By Mitchell Lazarus, ComLawBlogg, December 13, 2013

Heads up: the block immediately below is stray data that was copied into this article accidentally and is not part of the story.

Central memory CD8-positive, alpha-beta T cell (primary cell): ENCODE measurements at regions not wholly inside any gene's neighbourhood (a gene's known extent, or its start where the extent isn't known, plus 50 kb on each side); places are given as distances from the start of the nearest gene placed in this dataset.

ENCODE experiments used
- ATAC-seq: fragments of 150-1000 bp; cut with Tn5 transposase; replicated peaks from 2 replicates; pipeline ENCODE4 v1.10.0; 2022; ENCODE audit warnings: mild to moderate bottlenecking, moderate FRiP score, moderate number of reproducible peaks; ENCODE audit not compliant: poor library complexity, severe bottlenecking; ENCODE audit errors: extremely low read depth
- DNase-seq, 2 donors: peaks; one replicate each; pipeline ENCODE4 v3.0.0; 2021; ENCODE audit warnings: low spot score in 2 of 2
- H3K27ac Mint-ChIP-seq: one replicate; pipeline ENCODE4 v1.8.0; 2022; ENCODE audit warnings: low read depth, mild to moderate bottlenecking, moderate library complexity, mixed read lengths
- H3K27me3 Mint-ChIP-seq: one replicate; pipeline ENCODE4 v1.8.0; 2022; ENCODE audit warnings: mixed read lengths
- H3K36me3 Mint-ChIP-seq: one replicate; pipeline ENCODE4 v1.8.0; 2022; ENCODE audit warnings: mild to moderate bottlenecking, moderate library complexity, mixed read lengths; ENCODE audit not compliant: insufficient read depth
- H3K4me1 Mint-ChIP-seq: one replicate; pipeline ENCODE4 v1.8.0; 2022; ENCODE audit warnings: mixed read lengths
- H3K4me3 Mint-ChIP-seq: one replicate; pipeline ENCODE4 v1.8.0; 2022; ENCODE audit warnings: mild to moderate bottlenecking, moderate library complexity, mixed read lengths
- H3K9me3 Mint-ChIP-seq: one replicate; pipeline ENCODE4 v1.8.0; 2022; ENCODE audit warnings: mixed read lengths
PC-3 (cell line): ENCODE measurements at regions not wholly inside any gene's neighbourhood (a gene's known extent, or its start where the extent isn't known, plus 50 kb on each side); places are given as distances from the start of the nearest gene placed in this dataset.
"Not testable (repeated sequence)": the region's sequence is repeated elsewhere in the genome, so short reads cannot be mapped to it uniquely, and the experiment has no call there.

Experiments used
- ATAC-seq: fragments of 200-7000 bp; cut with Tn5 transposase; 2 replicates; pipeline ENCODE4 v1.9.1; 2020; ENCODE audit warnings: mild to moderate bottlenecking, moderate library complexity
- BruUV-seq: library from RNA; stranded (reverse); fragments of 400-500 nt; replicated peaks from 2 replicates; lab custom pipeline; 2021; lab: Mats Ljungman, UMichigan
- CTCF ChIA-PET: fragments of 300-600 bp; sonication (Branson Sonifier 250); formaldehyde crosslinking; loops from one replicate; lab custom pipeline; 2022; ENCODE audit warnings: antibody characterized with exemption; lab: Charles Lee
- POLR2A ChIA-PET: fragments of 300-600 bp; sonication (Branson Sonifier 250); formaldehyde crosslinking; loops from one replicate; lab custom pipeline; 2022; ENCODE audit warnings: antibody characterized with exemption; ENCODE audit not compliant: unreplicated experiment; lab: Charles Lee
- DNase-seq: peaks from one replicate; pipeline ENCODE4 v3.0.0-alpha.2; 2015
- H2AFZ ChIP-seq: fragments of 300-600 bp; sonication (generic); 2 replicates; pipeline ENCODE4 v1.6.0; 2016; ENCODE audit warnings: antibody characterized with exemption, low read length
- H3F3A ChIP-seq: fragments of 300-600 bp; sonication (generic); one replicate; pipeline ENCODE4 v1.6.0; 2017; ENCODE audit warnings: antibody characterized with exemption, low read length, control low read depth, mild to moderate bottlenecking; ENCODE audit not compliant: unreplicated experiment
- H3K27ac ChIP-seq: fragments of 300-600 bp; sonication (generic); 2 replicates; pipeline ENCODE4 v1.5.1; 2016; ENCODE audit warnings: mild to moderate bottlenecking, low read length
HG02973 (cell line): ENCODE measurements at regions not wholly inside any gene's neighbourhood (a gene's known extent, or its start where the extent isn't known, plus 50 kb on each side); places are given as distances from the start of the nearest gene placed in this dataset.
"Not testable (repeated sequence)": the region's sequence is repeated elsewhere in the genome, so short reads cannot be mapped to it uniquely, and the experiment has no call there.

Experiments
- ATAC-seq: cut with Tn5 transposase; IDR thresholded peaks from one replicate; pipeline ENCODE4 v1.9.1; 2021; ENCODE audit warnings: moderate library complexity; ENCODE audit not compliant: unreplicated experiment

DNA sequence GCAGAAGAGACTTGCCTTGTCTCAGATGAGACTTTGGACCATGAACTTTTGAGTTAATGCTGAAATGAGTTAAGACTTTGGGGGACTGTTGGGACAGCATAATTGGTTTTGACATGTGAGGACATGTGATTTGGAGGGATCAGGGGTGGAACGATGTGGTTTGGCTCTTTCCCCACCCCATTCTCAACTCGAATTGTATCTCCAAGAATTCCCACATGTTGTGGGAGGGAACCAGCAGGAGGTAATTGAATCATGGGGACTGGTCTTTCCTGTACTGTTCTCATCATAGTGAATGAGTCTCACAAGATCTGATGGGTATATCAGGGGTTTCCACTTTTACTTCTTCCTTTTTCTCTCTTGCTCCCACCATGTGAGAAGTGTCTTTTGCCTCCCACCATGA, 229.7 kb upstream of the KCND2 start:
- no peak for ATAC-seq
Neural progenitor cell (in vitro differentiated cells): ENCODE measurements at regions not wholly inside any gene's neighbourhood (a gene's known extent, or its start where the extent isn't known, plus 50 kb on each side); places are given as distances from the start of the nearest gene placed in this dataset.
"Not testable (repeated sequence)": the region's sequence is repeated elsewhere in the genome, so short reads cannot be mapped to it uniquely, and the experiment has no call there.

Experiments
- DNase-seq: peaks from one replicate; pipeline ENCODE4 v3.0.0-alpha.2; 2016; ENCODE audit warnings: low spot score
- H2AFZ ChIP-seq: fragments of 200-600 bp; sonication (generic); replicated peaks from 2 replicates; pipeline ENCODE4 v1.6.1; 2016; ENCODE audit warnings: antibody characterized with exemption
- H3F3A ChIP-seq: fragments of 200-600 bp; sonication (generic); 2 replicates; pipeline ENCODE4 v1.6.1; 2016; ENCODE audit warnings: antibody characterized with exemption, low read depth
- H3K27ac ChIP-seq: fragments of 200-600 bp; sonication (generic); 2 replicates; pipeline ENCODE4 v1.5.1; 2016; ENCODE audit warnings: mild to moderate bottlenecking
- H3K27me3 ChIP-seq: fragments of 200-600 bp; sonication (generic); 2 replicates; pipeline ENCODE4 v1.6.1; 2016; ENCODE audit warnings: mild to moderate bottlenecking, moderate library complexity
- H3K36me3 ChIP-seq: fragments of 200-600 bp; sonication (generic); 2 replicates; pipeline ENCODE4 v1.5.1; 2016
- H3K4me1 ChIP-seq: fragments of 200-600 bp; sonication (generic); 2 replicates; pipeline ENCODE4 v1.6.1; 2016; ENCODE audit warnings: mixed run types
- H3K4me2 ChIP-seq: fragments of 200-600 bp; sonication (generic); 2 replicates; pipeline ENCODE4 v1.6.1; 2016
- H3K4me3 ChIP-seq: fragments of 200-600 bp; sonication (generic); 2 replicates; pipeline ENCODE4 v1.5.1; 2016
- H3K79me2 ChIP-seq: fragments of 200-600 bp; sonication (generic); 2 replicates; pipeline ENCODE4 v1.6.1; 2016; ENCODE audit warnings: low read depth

| Deal comes just ahead of a threatened FCC rulemaking. | | This week the FCC had planned to consider a rule that would | require cell companies to allow "unlocking" of their phones | for transfer to a competing carrier. Unlocking phones used to | be legal, until a 2012 ruling by the Librarian of Congress - | at the cell companies' request - made it a criminal offense. | The public backlash reached the White House, on whose behalf, | reportedly, the National Telecommunications and Information | Administration petitioned the FCC to take the issue away from | the Librarian and make unlocking legal again. | | On the very day the FCC was to address the matter, the cell | companies' trade association, CTIA-The Wireless Association, sent a | letter to the FCC essentially capitulating. Five major carriers - | AT&T, Sprint, T-Mobile, U.S. Cellular, and Verizon Wireless - have | now agreed to unlock a phone on request after fulfillment of the | (usually) two-year contract required when buying a subsidized phone | through the carrier, or within one year of buying a prepaid | phone. Matter closed. | | Or maybe not.